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Jacques OFFENBACH (1819-1880)
Cello Duets
Op. 49 Nos 1-6 [41:27]
Op. 51 Nos. 1-3 [36:06]
Op. 54 Nos. 1-3 [66:05]
Andrea Noferini and Giovanni Sollima (cellos)
rec. 23-25 October 2012, 21-23 February 2013, Bartók Studio, Bernareggio, Milan
BRILLIANT CLASSICS 94475 [77:47 + 66:05]

I imagine that composers have written teaching material for almost every conceivable instrument. This often takes the form of duets which the pupil and teacher can play together, and the best examples are usually written by practitioners of the instrument in question. Cellists are fortunate that Offenbach was not only an imaginative composer but was himself a virtuoso of the instrument. He wrote not only a number of solo works which made full use of such virtuosity but also sets of duets - from Op. 49 to Op. 54 - which together form a “Cours Méthodique de Duos pour Deux Violoncelles”. Op. 49 consists of six duets which are “très faciles” whereas Op. 54 are “très difficiles”. Op. 51 lie between the two and are described as “moyenne force”. Each Duo consists of several movements, usually three, with durations ranging from between one and five minutes for the Op. 49 set to nearly fourteen minutes for Op. 54.
 
This is music intended essentially for the use of the players, especially in the case of the earlier sets which the composer surely never expected to be played in public. It would be unreasonable to expect that too much as a listener from these pieces. The brief booklet note by Andrea Noferini rightly refers to them as “fun to play and a pleasure to listen to”. Pleasure is indeed the appropriate word for listening to all the music here even if only seldom was I aware of what Noferini calls “hypothetical hymns”, “mountain choruses”, “funeral processions” or “evocations of prayers”. For the player such comparisons may well be helpful but they are unlikely to obtrude on the listener’s consciousness.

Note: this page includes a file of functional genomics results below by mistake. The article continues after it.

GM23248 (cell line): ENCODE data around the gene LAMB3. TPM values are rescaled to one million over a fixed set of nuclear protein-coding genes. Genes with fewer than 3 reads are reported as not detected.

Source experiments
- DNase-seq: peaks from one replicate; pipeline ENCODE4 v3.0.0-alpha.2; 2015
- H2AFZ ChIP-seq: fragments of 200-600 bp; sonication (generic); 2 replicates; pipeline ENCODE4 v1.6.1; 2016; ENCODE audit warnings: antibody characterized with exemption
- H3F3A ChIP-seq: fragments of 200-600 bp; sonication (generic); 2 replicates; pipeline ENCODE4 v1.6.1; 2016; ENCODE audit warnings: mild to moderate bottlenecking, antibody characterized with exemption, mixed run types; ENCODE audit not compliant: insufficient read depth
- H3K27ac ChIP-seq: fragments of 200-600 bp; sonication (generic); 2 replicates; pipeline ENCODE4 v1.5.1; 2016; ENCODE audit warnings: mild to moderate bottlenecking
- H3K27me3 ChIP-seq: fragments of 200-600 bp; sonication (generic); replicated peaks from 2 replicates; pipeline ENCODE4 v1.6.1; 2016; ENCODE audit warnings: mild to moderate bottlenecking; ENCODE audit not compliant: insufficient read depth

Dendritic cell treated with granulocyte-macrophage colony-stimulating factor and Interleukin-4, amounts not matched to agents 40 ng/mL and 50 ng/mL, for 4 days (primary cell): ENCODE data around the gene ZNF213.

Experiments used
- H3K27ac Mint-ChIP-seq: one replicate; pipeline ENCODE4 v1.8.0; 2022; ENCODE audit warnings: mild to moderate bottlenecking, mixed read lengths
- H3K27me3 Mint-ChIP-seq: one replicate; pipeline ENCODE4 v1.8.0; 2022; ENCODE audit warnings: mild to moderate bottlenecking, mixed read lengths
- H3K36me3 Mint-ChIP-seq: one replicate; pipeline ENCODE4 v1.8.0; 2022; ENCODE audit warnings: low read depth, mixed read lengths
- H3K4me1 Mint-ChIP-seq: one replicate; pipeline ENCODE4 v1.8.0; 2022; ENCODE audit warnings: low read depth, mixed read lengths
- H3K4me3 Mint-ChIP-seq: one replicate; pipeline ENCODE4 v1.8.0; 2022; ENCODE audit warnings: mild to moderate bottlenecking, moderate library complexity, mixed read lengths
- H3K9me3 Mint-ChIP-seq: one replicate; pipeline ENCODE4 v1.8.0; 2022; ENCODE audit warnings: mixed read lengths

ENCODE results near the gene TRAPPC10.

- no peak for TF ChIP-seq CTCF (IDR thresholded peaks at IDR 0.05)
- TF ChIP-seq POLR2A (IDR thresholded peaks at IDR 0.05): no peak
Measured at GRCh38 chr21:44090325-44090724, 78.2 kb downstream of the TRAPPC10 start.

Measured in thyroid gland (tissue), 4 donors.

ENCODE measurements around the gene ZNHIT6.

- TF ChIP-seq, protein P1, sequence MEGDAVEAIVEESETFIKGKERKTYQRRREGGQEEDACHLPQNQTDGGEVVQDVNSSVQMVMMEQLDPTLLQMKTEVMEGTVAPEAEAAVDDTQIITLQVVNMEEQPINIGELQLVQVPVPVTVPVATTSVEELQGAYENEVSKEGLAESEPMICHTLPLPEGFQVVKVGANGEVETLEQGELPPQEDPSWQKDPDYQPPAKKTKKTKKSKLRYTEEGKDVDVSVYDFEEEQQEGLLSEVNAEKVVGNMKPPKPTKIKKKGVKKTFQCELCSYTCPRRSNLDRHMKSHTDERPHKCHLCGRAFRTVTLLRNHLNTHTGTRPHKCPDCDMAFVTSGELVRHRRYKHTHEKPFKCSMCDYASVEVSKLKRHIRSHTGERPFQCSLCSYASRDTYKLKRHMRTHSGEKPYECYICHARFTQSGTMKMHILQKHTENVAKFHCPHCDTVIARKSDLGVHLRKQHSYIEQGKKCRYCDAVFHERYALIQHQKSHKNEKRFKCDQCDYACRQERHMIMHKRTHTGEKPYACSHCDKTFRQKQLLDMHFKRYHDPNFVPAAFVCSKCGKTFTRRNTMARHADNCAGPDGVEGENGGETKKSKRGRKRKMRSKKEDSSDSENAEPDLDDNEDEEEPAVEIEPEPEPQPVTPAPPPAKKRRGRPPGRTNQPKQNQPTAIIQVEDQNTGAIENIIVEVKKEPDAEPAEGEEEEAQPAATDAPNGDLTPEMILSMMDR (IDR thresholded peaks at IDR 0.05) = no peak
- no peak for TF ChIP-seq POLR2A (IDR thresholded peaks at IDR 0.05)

The second disc contains the three most difficult Duos, and these certainly provoked astonishment from this listener at the players’ abilities. My only slight concern was that the faithful taking of the repeats in first movements can make them outstay their welcome. They are best listened to in an unhurried frame of mind where the player’s manifestly hard work increases the listener’s pleasure.
 
These are not the composer’s best or most interesting works but they do shed light on a significant aspect of his work. Any admirer of the composer will want to include them in their collections, as will cellists, and at the low price at which they are offered they are a potential source of much innocent pleasure to others too.  

John Sheppard 
 


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